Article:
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Terrior of the Wairau Plains and the Gimblett Gravels Grape Growing Distrct

Terroir

 Definition of Terroir

A " terroir " is a group of vineyards (or even vines) from the same region, belonging to a specific designated area, and sharing the same type of soil, weather conditions, grapes and wine making style, which contribute to give a specific personality to the wine.

It is worth noting that the great wines of the world are made in regions with the most marginal grape growing climates for the selected varieties. The great wines of the Medoc in Bordeaux are a great example of this. The vignerons of the Medoc have been very successful in their manipulation of Terroir, allowing them to make fantastic wines and decrease the amount of off vintages.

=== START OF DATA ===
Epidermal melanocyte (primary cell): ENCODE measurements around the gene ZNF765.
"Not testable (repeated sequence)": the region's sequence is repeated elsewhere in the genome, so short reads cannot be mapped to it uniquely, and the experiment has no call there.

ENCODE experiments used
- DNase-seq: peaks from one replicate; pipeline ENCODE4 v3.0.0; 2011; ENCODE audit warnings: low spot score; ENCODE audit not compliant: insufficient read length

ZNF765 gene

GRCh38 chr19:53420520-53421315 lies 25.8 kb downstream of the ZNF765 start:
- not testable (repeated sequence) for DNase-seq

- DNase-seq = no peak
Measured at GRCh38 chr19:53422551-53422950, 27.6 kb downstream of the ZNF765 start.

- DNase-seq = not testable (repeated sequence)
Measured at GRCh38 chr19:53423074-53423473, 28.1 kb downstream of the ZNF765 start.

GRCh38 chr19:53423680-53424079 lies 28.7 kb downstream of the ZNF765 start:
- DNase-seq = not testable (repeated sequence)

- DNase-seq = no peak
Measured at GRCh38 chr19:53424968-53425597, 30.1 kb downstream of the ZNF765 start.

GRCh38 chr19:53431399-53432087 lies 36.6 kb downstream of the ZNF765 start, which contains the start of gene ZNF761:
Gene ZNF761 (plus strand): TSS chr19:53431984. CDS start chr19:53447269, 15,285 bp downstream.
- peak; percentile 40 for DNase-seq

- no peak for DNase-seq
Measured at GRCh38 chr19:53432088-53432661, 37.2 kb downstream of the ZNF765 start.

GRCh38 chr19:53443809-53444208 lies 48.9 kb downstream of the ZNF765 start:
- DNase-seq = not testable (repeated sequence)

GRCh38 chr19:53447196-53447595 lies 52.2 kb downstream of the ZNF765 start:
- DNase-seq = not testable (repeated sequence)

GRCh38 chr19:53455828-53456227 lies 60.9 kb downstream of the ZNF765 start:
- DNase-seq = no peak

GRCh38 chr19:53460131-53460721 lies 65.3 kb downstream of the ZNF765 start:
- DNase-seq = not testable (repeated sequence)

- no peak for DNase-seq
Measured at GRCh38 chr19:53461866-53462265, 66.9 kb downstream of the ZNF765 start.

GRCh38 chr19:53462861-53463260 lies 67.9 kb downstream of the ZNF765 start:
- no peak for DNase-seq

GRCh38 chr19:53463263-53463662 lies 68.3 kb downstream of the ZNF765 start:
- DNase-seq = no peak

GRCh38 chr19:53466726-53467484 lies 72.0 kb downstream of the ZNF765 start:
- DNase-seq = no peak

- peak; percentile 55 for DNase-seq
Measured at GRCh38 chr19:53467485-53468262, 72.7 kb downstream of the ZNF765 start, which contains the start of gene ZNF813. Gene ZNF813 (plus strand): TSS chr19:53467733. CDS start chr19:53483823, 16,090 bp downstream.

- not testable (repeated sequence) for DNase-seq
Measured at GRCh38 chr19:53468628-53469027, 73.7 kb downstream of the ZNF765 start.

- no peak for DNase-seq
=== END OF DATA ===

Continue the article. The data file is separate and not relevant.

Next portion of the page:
New Zealands wine regions have a wide range of Terroir ranging from the warmer north to the cooler south.

Marlborough has a world-renowned terroir and microclimate. With its unique combination of infertile and free-draining stony soils, high annual sunshine hours and a crisp coastal climate. Marlborough Sauvignon Blanc is a great example of how Terroir can create an amazing unique style of wine no other wine region in the world can match.

The Gimblett Gravels in Hawke's Bay are a unique layer of river bed soils, that were exposed after a flood in 1870 redirected the Ngaruroro River. This unique sub region is around 3 degrees celsius warmer than other sub regions in Hawke's Bay during the Summer and Autumn months and because of thermal conductivity in the stoney soils, the evenings are also warmer. The gravels climate encourages greater berry development and encompassed with Terroir manipulation using good vineyard management it produces great wines to match some of the best in the world.